Wind: 9 mph
On Monday, October 18, The Valley Reporter hosted a legislative candidate's debate between incumbent Independent state Representative Adam Greshin from Warren and his challenger, Democratic candidate Mac Rood, also from Warren.
A large number of Valley residents turned out at the event at the Big Picture Theater in Waitsfield to ask questions of the two candidates in addition to the questions submitted by Valley Reporter readers. Valley Reporter editor Lisa Loomis moderated the debate.
In his opening statement, Greshin told attendees that he was running
again because he's "passionate about public policy and service to the
community" and said that his background as a professional in the private
sector "brings balance."
Rood said over his 37 years living in Warren, he has served nine years on the school board and six years on the Warren Select Board and has spent a lot of time serving the town.
When asked for their stance on the siting of alternative energy installations and the regulatory process by the Vermont Public Service Board (PSB), Rood said that the PSB "needs to take local consideration with town plans taken into account."
Greshin said, "It is crucial for towns to have a say in projects," and was in favor of the terms being changed from "due process consideration to conformance with the Town Plan."
MODIFY ACT 60/68
When asked how each candidate would propose to modify Act 60/68 to put a cap on "gold towns" to limit what they could contribute, Rood said that where Vermont was once a "self-supporting, self-confined state governed by towns, now we're part of a larger community - Vermont."
In response to further audience questions about the structure of the Vermont education funding structure, Rood said it's important to "look at ways to control educational spending. We do need to get costs under control, but I don't think we want to lose local control."
Greshin said, "The property tax is steady and rising, and generally a good reflection of wealth; income fluctuates much more than property value."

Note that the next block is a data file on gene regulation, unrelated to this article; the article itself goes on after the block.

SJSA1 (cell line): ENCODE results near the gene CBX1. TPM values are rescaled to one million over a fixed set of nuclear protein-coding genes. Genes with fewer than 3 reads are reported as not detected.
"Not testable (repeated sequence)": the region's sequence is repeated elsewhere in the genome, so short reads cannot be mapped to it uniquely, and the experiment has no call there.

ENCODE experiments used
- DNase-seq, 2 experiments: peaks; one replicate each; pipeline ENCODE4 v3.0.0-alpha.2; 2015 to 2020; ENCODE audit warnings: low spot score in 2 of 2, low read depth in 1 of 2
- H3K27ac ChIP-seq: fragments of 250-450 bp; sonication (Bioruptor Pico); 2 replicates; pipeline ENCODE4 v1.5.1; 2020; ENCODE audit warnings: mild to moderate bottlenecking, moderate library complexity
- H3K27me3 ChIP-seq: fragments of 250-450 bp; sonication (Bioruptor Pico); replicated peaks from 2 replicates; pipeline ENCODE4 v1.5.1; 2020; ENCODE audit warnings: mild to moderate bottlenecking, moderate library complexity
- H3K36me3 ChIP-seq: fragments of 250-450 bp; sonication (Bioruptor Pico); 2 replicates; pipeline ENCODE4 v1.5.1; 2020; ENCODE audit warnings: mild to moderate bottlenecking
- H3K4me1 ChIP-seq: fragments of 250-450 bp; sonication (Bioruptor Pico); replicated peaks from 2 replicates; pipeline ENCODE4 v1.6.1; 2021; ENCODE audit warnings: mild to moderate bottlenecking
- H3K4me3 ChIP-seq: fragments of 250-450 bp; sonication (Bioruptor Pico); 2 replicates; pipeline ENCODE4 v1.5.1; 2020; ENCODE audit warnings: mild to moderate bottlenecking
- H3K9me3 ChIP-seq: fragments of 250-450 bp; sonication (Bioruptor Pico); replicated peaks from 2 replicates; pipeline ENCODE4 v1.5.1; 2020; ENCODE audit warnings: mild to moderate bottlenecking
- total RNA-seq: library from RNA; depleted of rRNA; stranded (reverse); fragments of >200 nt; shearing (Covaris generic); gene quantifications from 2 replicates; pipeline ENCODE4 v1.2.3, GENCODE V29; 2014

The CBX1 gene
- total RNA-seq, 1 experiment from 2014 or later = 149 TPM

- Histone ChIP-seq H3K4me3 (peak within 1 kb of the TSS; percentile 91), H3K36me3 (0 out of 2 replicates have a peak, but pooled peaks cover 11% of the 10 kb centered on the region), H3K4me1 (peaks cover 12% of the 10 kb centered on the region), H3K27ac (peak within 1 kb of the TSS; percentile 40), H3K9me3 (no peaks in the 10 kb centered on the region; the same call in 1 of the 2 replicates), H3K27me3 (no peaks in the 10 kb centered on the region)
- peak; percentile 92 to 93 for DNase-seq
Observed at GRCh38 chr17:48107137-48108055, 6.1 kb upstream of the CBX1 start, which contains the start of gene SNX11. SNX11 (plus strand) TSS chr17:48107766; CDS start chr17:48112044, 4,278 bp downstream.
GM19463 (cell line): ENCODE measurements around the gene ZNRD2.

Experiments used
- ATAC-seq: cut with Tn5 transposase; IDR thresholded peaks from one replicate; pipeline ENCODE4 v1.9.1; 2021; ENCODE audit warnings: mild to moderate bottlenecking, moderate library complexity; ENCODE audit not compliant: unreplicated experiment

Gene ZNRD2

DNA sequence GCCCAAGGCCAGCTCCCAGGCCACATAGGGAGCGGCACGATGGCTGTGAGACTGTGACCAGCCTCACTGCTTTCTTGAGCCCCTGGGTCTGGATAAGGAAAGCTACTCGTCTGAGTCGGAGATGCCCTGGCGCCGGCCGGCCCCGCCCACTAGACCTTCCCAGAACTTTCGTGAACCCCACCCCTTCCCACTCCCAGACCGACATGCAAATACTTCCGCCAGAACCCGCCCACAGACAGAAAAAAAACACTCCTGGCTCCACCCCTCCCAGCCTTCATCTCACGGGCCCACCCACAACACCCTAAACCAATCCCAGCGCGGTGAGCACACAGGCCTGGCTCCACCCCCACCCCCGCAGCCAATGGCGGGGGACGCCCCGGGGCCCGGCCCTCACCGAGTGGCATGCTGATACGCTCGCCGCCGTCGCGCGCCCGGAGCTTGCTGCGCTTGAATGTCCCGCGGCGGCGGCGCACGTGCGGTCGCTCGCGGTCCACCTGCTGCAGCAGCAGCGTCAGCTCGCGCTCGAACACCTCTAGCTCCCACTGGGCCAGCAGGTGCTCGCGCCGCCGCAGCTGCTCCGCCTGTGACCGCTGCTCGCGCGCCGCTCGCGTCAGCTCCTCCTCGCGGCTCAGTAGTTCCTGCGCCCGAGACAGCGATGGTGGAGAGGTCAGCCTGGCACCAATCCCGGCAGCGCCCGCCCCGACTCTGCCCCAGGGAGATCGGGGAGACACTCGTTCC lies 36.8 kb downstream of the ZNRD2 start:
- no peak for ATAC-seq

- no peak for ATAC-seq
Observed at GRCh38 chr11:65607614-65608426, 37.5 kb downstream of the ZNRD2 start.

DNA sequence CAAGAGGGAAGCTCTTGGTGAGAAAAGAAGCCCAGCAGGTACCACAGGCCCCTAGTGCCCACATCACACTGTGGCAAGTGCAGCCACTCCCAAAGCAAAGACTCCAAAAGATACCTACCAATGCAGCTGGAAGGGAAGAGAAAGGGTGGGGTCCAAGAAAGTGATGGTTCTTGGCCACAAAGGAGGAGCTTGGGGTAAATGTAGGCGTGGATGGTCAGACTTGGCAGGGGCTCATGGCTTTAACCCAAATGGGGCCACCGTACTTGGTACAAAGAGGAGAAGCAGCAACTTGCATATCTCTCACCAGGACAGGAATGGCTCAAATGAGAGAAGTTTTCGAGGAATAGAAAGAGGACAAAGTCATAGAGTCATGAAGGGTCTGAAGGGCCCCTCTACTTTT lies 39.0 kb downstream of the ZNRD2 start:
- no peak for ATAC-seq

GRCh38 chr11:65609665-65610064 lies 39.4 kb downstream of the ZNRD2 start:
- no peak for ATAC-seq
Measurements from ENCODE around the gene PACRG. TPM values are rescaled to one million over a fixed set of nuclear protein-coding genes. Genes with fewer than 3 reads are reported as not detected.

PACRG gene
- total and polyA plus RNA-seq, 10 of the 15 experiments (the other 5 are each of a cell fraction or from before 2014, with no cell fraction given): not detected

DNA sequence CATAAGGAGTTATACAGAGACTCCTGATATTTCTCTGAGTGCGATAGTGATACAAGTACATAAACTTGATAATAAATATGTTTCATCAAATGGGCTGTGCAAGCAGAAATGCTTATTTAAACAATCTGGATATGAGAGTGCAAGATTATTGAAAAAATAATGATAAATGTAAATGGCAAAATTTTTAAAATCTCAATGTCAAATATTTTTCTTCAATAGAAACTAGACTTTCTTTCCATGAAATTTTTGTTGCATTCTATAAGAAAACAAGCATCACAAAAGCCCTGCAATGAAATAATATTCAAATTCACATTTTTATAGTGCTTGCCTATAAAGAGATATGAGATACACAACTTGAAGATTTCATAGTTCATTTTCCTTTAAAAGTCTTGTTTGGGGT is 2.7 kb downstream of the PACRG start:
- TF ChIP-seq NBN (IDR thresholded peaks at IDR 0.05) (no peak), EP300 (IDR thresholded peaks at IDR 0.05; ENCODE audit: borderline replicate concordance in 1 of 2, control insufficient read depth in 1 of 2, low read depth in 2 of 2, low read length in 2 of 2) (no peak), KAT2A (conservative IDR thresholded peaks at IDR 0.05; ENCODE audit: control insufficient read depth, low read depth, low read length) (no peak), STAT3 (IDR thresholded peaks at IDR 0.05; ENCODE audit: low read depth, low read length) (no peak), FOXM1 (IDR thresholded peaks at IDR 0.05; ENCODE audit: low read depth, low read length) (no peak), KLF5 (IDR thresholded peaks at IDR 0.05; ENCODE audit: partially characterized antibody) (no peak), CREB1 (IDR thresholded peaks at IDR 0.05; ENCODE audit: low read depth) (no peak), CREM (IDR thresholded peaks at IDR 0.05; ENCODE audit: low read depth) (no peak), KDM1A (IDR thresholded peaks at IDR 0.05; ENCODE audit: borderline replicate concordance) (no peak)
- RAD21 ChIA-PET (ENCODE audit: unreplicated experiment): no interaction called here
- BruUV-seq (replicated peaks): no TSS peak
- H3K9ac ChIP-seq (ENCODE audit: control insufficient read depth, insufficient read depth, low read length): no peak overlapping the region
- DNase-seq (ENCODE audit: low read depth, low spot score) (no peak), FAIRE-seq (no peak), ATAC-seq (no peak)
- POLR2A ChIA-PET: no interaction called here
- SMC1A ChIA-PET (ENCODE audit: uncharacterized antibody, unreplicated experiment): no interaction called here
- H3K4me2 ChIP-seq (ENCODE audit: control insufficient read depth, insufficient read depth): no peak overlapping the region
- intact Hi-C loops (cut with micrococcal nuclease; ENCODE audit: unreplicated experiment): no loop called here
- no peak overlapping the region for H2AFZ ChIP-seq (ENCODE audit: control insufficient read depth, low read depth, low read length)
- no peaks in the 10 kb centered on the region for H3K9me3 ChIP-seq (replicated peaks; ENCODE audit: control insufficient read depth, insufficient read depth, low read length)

Rood said the state "should look at using the income tax with education. Every system is imperfect; income tax is more reliable."
LOVES TO HATE PROPERTY TAX
Greshin said, "Everyone loves to hate the property tax."
On whether either candidate was in support of a proposed large-scale wind farm on the Northfield Ridge, Greshin said he didn't think the project "was a particularly good idea" and wasn't sure it would be economically viable.
Rood said, "We need to produce enough energy locally as we can," and though there is a big supply of wind on the ridge, he wasn't sure if the particular project was "a great one."
When asked about the possibility of a referendum at public meeting regarding the PSB's regulatory process, Rood said, "We need to be really careful about how we regulate utilities."
Greshin said, "We have a process already. Act 248 allows a voice; other states regulate differently. Large power projects deserve more input than three people."
Concerning questions about economic development, lost businesses and whether Vermont is "business friendly," Rood noted The Valley's need for infrastructure and broadband internet access.
Greshin said, "Governments create the climate that then encourages businesses to come."
Rood added, "The federal government is creating jobs and is preventing us from descending into a depression. We've done a terrible job at promoting Vermont. I don't think it's wise to promote that Vermont is a bad place to do business."
When asked about last April's health care legislation, Greshin said it "had a lot of good things to it and a few things we could have done without."